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Twenty-One Gun Refute
"Urban legends have infiltrated every area of modern life, and the military realm is no exception. How much do you know about these ten military myths that have been making the rounds? Incredibly, some of these stories are actually true!"
15 Points Per Correct Answer - No time limit
A popular urban legend provides the supposed rationale for the number of shots fired in the weaponry salute traditionally reserved for honoring heads of state. According to this story, what is the significance of the number "21" in a 21-gun salute?
It is the weight of the human soul, in grams.
It is the legal drinking age in most countries.
It is the sum of the first six natural numbers.
It is the sum of the digits in the year 1776.
Another popular tale claims that the U.S. Army adds potassium nitrate, or saltpeter, to the food or drink served to recruits undergoing basic training, in order to bring about a certain desirable outcome. What is ingesting saltpeter supposed to accomplish, exactly?
It promotes obedience and loyalty.
It improves night vision.
It reduces sexual drive.
It imparts superhuman abilities.
One of the lesser-known anecdotes about General Patton concerns the time he was stationed in a commune in the north-eastern part of France. Due to a mix-up on the part of the village's inhabitants, they erroneously believed that one of Patton's men had recently perished. What had the locals apparently mistaken for a fresh grave?
a badly dug trench
a compost heap
a pile of rocks
a newly-filled latrine pit
The ubiquitous M16 rifle became the standard issue service rifle for the United States military during the Vietnam War. However, early adopters reportedly took some time to get used to the new rifle, which was smaller and lighter than its predecessors. This, coupled with concerns about its reliability, gave rise to stories being circulated that the rifle was rolling off the production line of a well-known toy company. Which company was said to have manufactured the M16?
Stories abound about a secret cache of items hidden somewhere on U.S. military bases that are intended for use in the event that the base is about to be overrun or captured. Depending on the version of the tale, these items vary but usually involve a combination of the following: a razor blade, a match, a penny, a bullet, or a pistol. Where are these items apparently hidden?
in the armory
in the soldiers' barracks
in or around the base's flag pole
in the Officers' Mess
Another story circulating the Internet claimed that an elderly man was once stopped and subjected to rigorous searches by airport security for having on his person a suspicious metal object in the shape of a star. It is possible that the security personnel believed the item to be a weapon of some sort, like a five-pointed shuriken, but they were sadly mistaken. Why?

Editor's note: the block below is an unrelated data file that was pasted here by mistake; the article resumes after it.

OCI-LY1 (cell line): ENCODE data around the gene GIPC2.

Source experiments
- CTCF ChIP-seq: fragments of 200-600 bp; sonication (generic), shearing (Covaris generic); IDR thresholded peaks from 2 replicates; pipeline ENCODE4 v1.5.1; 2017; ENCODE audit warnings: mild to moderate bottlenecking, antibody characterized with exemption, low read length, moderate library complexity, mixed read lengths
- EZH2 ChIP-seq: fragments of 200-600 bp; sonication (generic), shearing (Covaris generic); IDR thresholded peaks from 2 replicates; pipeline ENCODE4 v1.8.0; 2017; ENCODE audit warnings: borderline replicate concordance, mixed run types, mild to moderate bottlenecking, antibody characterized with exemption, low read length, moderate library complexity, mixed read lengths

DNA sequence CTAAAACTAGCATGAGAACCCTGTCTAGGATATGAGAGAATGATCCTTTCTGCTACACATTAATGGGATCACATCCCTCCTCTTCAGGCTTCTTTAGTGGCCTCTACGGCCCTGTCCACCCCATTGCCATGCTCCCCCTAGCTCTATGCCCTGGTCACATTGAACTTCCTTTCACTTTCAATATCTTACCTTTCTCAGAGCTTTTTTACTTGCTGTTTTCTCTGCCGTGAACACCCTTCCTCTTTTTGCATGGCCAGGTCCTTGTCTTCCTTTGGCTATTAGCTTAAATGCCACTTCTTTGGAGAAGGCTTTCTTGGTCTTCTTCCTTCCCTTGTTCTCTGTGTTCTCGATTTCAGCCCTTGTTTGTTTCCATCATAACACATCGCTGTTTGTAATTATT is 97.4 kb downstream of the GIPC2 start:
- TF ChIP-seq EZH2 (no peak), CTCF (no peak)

It was a Medal of Honor.
It was chocolate wrapped in foil.
It was a cheap plastic replica.
It was part of the man's pacemaker.
During WWII, the British Secret Service employed the services of Waddingtons, the licensee for "Monopoly" in the United Kingdom, to produce special sets of the game for use in the war. How did these special "Monopoly" sets help in the war effort?
as shrapnel for bombs and grenades
to aid the escape of imprisoned POWs
to plan attack strategies for the war
as capitalist / military propaganda
Stop me if you've heard this one already. A leaked transcript of a radio conversation revealed that a battleship or an aircraft carrier (accounts vary) was once embroiled in an argument over who had the right of way with a particularly ill-advised opponent. As the conversation unfolded, it became clear that the military vessel was completely outmatched. Who was the other party to this radio conversation?
The Seal of the President of the United States features an eagle clutching in its left and right talons different objects that symbolize the powers of war and peace. An urban legend surrounding this specifies that when the country is at war, the Seal is modified so that the eagle's head is turned to face the symbol of war. What does the eagle carry in its talons?
a white poppy and a flamethrower
an olive branch and a bunch of arrows
a broken rifle and a bullet
an uzi and a dove
A few days before Christmas in 1943, American Air Force pilot Charlie Brown was flying his badly damaged B17 bomber over Germany when he encountered a German Messerschmitt Bf 109 piloted by Franz Stigler. Instead of shooting down the plane, Stigler accompanied the bomber in the direction of England until as far as the North Sea, before saluting the plane and flying off. Years later, the two pilots met up and became good friends. Is there any truth to this extraordinary story?
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Compiled May 23 13